By Sujata Rao
LONDON, April 28 World stocks held just off
10-day lows on Monday, pressured by tensions between Russia and
the West over Ukraine, although European markets were buoyed by
a 15 percent jump in takeover target AstraZeneca.
Markets, especially in Asia, also took a hit from signals
that Chinese authorities are not likely to support the economy
with more stimulus, but the main impetus was coming from
developments in Ukraine.
Leaders of the Group of Seven (G7) major economies could
announce far-reaching sanctions on Russia as early as Monday,
extending previous limited measures against some Russian
individuals and companies for their role in Moscow's annexation
of Ukraine's Crimea region.
Heavily-armed pro-Russian separatists, who Kiev and the West
believe are backed by the Kremlin, have proclaimed an
independent "people's republic" in the eastern Ukrainian city of
Donetsk, while holding several European monitors hostage in
Fears of outright war are weighing on world stock markets,
boosting oil prices and prompting some investors to seek safety
in assets such as the yen, which was close to one-week highs
against the dollar.
"With the Russia-Ukraine crisis rumbling on, affecting
financial markets in both emerging and developed economies,
investors are apt to ask for how long it will continue," SEB
analyst Per Hammarlund said.
"If (Russian President Vladimir Putin) continues to pursue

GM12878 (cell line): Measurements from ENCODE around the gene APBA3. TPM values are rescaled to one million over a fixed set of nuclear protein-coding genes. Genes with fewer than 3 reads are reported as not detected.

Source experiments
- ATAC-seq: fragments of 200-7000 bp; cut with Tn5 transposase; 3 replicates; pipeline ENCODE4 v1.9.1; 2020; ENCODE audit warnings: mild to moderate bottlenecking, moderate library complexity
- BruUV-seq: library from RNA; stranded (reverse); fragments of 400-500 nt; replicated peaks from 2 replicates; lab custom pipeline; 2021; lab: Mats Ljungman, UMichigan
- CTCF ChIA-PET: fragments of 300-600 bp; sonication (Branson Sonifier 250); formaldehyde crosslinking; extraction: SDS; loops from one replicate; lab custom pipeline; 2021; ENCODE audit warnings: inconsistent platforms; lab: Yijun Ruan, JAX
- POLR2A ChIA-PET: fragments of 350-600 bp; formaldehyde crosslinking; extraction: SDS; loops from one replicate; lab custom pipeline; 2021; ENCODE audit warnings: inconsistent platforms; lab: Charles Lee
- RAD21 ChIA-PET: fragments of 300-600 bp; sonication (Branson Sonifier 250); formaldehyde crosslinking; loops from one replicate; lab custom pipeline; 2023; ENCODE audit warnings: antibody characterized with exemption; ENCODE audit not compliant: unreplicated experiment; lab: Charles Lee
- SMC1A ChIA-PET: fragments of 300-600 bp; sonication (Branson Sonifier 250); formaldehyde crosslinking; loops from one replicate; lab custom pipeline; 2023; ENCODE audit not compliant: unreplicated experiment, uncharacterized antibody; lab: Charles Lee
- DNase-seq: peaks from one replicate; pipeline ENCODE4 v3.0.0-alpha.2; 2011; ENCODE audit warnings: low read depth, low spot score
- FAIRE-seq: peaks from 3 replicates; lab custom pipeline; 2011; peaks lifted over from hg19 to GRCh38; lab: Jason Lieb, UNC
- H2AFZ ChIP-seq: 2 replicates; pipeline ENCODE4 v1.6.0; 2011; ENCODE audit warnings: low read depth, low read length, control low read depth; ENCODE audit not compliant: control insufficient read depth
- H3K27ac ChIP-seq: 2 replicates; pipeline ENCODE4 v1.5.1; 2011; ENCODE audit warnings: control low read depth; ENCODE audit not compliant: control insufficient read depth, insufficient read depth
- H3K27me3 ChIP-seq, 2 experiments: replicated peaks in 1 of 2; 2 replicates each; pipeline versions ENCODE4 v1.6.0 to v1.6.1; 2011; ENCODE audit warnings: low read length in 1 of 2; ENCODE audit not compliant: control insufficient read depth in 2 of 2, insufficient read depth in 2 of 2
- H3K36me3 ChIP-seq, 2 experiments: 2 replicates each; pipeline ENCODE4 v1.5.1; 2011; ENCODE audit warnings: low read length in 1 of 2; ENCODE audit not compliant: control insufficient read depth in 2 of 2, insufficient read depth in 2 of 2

this tactic (of supporting rebels from outside) the implications
are that the process will be drawn out for global markets."
MSCI's world equity index, which tracks
shares in 45 countries, was flat after falling 0.7 percent on
Friday. But European stocks rose 0.4 percent, after
drugmaker U.S. Pfizer announced a bid for British rival
Expectations of merger-related inflows also helped sterling
to a new 4-1/2 year high.
Emerging stocks slumped to a one-month low,
however, dragged down by a 1.5 percent fall in China
where President Xi Jinping was reported as telling a Politburo
meeting that fiscal and monetary policies would stay unchanged.
Russian stocks fell 1 percent while the cost of
insuring against a Russian default in the credit default swaps
(CDS) market jumped to the highest since November 2011.
The potential energy implications of a war in Ukraine or
even Western sanctions against Russia are keeping oil prices
elevated, with Brent crude futures rising above $110 a
barrel and heading for a recent seven-week high. June U.S. crude
futures were up 71 cents to $101.32 a barrel.
"The way Russia can really hurt the west is to shut off
energy supplies. So people feel that there's a possibility, I
guess," said Tony Nunan, a risk manager at Mitsubishi Corp.
The dollar pulled back against a basket of six major
currencies, touching a two-week low ahead of a meeting of
the U.S. Federal Reserve which is expected to see the central
bank cut another $10 billion from its monthly bond-buying plan.
The euro meanwhile firmed to two-week highs against the
dollar before mid-week data that is expected to show inflation
ticking higher, easing pressure on the European Central Bank to
loosen monetary conditions in the near term.
On bond markets, Slovenian 10-year bond yields
jumped 19 basis points to 3.89 percent after Prime Minister
Alenka Bratusek lost a vote for the leadership of her
centre-left party, Positive Slovenia.
German Bund futures moved 10 ticks lower.
(Editing by Catherine Evans)